Part-Time Employee Benefits: Laws, Requirements, and Best Practices

The laws regarding employee benefits for part-time employees can vary widely from state to state, and there are some differences from federal law as well. Many benefits that are mandatory for full- or part-time workers in other states are not required in Michigan.

Part-Time Employee Benefits Laws, Requirements, and Best Practices

It's important for companies to have a knowledgeable HR solution to make sure they stay in compliance with all benefit regulations. Here are some things you should know when it comes to your rights and responsibilities when it comes to part-time employees.

Part-Time Employees vs. Full-Time

Many states, including Michigan, do not make a distinction between part-time and full-time employees in terms of the number of hours worked. If any employee works more than 40 hours a week, Michigan requires that they be paid time and a half for those excess hours. If state or federal law requires a benefit be provided to "full-time employees," then that benefit must be provided to all employees in Michigan, including part-timers.

Optional Benefits in Michigan

There are many benefits that are optional for employers to provide in Michigan. For example, a Michigan employer is not legally obligated to provide any of the following to full-time or part-time workers:

  • Paid or unpaid vacation leave
  • Paid or unpaid sick leave
  • Paid or unpaid holiday leave
  • Paid or unpaid jury duty leave
  • Paid or unpaid voting leave

Even though these benefits are not required, many Michigan employers choose to provide them to workers. Paid or unpaid leave can be important to employees for their work-life balance. It can also keep you competitive in the marketplace and help with employee retention if you provide paid or unpaid leave.

Required Employee Benefits

Workers' Compensation: All employees, whether they're full- or part-time, are entitled to workers' comp. If they are injured at work, this entitles them to medical expenses, rehab and possibly a portion of their lost wages. These benefits are paid through your workers' comp insurance policy.

Retirement Benefits: If an employee works for 1,000 hours per year for you, it becomes mandatory to offer them to participate in your retirement savings plan. If an employee works 500 hours per year for three years in a row, the same applies. Matching employer contributions are not required for part-timers, however.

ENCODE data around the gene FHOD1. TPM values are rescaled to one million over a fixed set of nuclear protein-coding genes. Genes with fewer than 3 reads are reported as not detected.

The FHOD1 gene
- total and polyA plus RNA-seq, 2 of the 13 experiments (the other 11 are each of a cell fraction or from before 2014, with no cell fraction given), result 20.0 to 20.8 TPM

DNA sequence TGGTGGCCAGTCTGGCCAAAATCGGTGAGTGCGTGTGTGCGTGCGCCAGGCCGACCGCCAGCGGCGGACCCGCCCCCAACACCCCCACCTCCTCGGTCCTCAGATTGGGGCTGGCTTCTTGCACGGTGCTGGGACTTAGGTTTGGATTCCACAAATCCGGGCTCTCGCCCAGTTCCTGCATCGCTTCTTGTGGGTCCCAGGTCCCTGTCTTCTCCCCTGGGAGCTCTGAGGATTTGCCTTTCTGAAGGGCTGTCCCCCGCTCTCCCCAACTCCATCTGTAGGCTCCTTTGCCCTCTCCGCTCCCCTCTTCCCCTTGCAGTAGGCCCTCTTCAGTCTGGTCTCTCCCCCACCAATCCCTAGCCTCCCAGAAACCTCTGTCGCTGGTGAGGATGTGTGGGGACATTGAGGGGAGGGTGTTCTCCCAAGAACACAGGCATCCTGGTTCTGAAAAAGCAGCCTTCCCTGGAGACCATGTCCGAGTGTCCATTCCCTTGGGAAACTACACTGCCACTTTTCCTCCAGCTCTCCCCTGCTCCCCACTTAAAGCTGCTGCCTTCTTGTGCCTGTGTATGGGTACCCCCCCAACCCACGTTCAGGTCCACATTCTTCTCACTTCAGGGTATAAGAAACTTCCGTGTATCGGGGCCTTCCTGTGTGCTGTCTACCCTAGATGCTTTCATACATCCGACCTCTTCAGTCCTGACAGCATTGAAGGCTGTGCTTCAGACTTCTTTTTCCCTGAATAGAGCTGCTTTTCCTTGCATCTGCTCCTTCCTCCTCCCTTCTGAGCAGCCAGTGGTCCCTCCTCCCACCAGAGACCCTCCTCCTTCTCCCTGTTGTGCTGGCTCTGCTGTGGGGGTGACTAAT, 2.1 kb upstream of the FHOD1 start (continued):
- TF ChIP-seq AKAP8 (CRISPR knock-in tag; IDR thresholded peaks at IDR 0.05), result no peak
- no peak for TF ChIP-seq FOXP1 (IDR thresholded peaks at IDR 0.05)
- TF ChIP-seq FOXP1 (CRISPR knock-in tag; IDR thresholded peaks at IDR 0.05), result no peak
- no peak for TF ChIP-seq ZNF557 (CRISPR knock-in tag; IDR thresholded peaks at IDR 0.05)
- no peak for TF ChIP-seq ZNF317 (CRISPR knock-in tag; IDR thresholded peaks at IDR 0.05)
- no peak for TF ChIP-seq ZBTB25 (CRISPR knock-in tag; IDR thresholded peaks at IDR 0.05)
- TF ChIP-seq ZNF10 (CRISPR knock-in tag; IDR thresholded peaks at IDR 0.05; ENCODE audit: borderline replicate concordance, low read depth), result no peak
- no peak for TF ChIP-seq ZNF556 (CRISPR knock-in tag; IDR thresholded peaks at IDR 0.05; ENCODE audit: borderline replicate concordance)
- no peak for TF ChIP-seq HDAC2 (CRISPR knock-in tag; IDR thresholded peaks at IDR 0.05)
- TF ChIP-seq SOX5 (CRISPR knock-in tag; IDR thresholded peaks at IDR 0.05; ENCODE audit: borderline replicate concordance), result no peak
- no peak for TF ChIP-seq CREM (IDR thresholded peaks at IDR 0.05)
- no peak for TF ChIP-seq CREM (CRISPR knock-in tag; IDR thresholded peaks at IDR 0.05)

Overtime Pay: As mentioned above, any employee who happens to work more than 40 hours per week is entitled to time and a half wages for the excess hours worked.

Health Insurance: The Affordable Care Act does not require you to provide health insurance to part-timers. However, part-time employees can factor into your full-time employee calculations. For example, if you have 40 full-time employees and 20 part-timers who each work 20 hours a week, the part-timers count as an additional 10 workers. This would put you at the threshold of 50 full-time employees, which then requires you to provide health insurance to your 40 full-timers.

Family and Medical Leave: Any employee who has worked for you for at least one year and 1,250 hours is entitled to 12 weeks of unpaid, job-protected time off work under the Family Medical Leave Act. It's uncommon for part-time employees to meet that threshold of hours, but it does happen occasionally.

Advantages of Benefits for Part-Time Workers

In most cases, the benefits provided to part-workers are at the discretion of the company they work for. However, there are some good advantages to providing part-time benefits. While the cost may seem high, providing benefits to part-timers will often pay for itself. You should consider the following advantages to offering benefits to your part-time workers:

  • Makes employment more attractive with you than with competitors
  • Allows you to recruit more talented employees
  • Reduced turnover and helps dramatically with retention
  • Improves employee productivity

Fringe Benefits for Part-Time Employees

Aside from traditional benefits, you may want to consider certain fringe benefits for part-time workers. These are certainly not required benefits, but they can be a nice perk that helps you attract and retain talent. Some outside-the-box examples of fringe benefits might be accrued personal or sick days, a gym membership, a tuition reimbursement plan, or tickets to sporting events.

CTA- Perks and Benefits Guide | Workforce Payhub

It's important to stay in compliance with HR laws and benefit regulations, no matter how large or small your company is. Workforce PayHub offers comprehensive HR solutions that can be tailor-made to fit your needs in this area. Contact us to request a demo and learn how we can help you manage employee benefits for part-time employees.

Eric Jones
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